Most of this film is more of a psychological thriller, as alliances dally, fear and anger is a constant on both sides of the action, and as I said, the viewer begins to wonder who is the true monster(s). Rest assured all will be known. Without giving away anything, the ending reminded me a bit of a story from an old Eerie or Creepy magazine with a similar story ending, which often relied on a Richard Matheson-esque twist.
Most of the acting in the film is quite good. I’ve said in previous blogs that I am a fan of Bagley, who has a good sense of line reading and a keen way of expressing “Are you outta yer fuckin’ mind?” sentiments. Her role is more of an extended cameo, but she makes her scenes stand out. Mullaney does an excellent job as the focus of this group of amateur vigilantes, making the audience wonder whether to hate him or pity him, but he definitely makes it hard, because whether this band of outlaws is right or wrong, Todd’s a tool.
The standout for me, though, was Schantz. As the situation spirals further and further out of control, the intensity he projects come off as real, rather than cartoonishly over the top, even when the action is extreme. Nice job.
The effects are… well, here is where I don’t want to give anything away. The blood and gore look great, and it does please. That they use appliances rather than digital is a nice touch and earns bonus points. Let’s leave it at that for now.
The music by Yuppicide is excellent, of course, but the standout for me was the music over the final credits by the Dick Punchers, in actuality Ria Burns-Wilder and her band, In Rod. They do a hysterical song called “The Dick Punchers’ Anthem” that is straight out of old school punk, and is guaranteed to make you both gird your loins and laugh throughout (e.g., “If you eat my falafel / I’ll punch you in the dick… / Oi! Oi! Oi!”).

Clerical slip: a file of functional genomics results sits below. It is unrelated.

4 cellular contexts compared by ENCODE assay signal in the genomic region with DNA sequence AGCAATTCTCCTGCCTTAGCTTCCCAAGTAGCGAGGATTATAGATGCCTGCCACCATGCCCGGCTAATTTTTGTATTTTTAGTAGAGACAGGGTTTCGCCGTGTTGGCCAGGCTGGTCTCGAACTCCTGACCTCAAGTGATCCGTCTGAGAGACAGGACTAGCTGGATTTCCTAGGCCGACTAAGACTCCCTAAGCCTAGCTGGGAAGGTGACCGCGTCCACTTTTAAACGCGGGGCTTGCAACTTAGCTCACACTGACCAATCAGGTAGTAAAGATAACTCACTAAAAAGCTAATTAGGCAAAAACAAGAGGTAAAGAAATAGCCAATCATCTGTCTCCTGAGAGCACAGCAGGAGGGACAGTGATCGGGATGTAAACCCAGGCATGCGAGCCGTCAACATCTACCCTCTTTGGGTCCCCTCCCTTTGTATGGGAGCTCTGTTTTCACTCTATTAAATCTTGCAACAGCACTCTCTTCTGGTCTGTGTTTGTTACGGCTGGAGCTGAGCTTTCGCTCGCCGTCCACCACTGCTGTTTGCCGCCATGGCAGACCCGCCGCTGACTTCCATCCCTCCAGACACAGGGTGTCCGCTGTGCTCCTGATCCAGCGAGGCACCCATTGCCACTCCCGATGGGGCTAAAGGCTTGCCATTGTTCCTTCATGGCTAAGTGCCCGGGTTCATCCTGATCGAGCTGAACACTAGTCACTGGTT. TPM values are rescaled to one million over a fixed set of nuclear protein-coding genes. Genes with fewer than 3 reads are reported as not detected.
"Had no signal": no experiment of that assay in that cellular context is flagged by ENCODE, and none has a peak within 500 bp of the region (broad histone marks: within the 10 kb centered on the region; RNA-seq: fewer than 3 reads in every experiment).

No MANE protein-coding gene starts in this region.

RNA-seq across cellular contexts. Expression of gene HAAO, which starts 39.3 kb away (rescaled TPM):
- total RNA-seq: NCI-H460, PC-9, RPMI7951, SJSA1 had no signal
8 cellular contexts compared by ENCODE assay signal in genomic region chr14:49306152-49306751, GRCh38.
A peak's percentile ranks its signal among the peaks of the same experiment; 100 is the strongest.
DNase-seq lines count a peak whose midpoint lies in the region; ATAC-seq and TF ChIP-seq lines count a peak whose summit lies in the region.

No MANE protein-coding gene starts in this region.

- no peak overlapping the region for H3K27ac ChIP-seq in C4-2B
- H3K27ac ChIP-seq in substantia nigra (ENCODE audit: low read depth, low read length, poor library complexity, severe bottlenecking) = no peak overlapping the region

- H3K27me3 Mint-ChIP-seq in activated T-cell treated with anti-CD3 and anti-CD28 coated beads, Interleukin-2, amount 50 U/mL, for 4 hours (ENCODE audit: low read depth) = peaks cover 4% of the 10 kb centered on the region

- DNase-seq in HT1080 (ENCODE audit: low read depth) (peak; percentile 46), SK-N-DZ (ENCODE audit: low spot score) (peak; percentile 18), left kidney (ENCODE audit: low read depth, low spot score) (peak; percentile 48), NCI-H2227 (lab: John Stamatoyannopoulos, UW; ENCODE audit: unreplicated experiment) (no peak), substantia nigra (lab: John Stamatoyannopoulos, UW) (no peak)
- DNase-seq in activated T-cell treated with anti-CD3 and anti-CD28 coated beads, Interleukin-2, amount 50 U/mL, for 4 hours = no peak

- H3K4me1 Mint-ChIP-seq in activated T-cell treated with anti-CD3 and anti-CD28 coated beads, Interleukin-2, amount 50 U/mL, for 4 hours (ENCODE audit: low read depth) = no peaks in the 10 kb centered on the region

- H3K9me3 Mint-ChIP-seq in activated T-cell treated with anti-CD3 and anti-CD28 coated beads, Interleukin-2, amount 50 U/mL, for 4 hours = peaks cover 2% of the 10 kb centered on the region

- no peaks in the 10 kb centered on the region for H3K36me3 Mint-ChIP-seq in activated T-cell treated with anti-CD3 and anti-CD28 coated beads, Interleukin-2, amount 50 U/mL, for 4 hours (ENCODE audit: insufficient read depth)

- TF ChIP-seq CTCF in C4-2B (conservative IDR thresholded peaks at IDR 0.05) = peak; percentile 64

Lots of extras are included, such as a decent director’s commentary (also one of the executive producers, Nicholas Papazoglou, who unfortunately is hard to hear as he’s not close enough to the mic), a deleted/trimmed scene that I’m glad they too out because it gives too much information, “Tearing Back the Skin: A Look at the Making of Sheep Skin” which is 11-minute featurette about the SFX and is interesting, and the 12 minute 2007 short with the same name on which the film is based (also by Spieler; only Mullaney appears in both, in the same role) that is worth the watch. Also included is a second version of the film, but this time in Black and White, including an intro by Spieler to explain why. The only thing missing is the usually included long list of trailers of Unearthed Films, but probably due to lack of space considering how much is already included.
This is a meat and potatoes kind of film that is well written and shot on a shoestring budget, a decent cast, and well pace and put together. To be honest, I felt a bit impatient watching it through to the end because I wanted to know if my guess at the ending was correct. When I realized I was wrong, I sat down and watched it again (yes, this time in monochrome), and then I heard the commentary, which is only available in the color version. After spending over three hours in this film and its extras, it was still enjoyable.